The Mesopotamian civilization flourished in the Euphrates River area (in modern-day Iraq, Iran, and Syria) from 4000-2500 BCE. It is known for complex drainage systems in cities like Babylon and Eshnunna, and for the earliest known clay pipe.

The Indus Valley civilization of Pakistan and northwestern India flourished from 2600-1900 BCE. Harappa, Lothal, and Mohenjo-daro are three of the extensive archeological excavations in the region. They are noted for sophisticated public works that included sewage drainage systems, public wells, and private and public baths.

See Tracking Down the Roots of Our Sanitary Sewers for more information.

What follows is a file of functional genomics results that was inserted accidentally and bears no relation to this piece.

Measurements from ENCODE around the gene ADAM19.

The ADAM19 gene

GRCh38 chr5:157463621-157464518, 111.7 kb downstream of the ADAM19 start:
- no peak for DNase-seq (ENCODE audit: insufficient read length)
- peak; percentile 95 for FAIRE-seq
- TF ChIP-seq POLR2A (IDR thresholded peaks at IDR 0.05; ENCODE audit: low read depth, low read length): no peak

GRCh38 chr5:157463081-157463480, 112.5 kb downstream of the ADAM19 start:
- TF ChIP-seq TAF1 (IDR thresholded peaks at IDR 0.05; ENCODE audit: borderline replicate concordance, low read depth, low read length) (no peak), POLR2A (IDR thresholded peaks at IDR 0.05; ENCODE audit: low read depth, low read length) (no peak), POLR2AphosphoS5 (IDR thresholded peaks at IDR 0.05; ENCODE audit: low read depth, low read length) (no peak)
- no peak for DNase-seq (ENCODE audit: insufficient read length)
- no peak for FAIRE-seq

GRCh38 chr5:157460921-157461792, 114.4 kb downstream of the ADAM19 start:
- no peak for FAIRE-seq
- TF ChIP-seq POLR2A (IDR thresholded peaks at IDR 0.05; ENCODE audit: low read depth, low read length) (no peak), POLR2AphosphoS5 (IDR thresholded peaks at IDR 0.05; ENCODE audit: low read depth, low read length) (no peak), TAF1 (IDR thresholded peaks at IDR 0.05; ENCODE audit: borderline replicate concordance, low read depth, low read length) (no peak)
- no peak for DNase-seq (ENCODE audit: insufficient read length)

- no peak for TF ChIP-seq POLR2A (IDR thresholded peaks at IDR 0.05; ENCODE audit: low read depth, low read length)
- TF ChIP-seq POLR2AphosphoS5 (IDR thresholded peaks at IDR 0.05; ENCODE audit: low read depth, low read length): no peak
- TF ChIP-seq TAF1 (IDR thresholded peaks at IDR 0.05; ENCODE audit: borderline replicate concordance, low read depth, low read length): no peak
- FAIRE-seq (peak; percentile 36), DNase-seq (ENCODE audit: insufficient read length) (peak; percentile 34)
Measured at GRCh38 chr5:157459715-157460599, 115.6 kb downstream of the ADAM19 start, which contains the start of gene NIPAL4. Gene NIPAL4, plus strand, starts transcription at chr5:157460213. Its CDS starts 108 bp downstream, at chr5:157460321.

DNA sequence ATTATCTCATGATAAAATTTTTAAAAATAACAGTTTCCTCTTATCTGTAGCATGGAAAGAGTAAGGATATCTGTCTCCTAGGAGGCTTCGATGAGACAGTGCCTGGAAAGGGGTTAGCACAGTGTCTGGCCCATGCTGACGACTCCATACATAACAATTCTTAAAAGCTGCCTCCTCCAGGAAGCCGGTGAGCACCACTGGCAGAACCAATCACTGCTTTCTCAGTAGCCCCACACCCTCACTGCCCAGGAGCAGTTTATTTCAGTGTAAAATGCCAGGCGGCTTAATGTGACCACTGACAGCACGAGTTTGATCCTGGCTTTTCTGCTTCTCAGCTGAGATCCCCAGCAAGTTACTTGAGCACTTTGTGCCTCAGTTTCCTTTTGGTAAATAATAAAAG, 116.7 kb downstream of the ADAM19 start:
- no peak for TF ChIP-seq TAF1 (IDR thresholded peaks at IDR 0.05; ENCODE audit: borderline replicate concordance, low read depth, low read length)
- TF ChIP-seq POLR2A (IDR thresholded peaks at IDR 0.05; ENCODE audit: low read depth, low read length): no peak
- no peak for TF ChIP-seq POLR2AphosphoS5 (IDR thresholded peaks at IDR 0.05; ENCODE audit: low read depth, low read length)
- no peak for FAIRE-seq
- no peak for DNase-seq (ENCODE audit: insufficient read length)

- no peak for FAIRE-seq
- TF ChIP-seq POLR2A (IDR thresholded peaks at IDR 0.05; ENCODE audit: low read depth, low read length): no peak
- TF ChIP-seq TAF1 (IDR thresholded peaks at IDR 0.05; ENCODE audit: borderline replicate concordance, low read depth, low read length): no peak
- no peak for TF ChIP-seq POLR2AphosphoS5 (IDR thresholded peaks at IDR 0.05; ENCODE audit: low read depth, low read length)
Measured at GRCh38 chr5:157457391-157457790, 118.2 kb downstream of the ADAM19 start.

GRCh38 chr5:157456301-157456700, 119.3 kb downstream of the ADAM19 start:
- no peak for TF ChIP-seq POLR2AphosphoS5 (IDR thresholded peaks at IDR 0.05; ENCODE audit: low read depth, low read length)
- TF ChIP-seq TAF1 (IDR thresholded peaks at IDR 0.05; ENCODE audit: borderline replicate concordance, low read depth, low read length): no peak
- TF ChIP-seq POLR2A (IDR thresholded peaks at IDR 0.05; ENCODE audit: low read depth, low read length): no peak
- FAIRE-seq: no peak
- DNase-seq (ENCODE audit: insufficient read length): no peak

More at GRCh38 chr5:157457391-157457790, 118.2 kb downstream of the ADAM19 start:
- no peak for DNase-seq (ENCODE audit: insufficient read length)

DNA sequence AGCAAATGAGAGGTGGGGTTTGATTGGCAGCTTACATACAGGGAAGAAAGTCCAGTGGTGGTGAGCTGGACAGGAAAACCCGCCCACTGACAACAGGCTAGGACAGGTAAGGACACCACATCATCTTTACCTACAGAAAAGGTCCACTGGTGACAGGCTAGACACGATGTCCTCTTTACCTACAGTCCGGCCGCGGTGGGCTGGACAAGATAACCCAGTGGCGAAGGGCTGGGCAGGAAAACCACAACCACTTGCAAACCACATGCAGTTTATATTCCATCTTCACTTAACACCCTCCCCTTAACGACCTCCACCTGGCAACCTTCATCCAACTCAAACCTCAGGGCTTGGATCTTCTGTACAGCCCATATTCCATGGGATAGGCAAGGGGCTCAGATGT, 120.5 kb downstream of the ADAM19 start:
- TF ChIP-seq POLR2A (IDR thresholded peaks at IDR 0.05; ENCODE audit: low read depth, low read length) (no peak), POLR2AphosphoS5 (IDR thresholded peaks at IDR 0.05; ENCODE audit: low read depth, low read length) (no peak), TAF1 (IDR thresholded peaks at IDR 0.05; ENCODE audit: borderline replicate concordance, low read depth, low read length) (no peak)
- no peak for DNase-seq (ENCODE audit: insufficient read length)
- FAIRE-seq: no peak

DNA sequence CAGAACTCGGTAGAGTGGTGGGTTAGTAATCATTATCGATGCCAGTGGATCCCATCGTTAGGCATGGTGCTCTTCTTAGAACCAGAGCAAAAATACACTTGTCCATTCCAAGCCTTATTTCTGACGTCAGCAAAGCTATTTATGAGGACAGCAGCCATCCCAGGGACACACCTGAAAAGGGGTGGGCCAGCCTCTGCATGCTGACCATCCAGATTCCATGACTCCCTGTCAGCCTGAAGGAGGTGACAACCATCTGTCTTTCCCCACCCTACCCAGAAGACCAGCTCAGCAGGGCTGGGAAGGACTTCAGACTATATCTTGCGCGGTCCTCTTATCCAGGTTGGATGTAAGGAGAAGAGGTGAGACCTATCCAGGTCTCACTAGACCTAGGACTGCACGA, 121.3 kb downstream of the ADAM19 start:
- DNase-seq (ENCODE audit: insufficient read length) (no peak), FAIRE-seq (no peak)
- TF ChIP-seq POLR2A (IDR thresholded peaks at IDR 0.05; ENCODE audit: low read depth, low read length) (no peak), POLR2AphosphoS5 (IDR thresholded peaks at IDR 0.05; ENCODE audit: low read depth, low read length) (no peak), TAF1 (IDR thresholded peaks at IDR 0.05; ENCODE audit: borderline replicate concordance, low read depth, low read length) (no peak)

Harold Farnsworth Gray, “Sewerage in Ancient and Medieval Times,” Sewage Works Journal, Volume 12, No. 5 (Sept. 1940), pp. 939 – 946. Reprinted with permission from Sewage Works Journal. Copyright 1940 Water Environment Federation, Alexandria, VA.

See pages 939-941 for section on Mesopotamia and the Indus Valley.

PDF version (printer-friendly).

Steven J. Burian, Stephan J. Nix, S. Rocky Durrans, Robert E. Pitt, Chi-Yuan Fan, and Richard Field, “The Historical Development of Wet Weather Flow Management” (Internet publication).

PDF version.

For Reference

Khurshid Hasan Shaikh and Syed M. Ashfaque, Moenjodaro: A 5000-year-old Legacy, UNESCO, 1981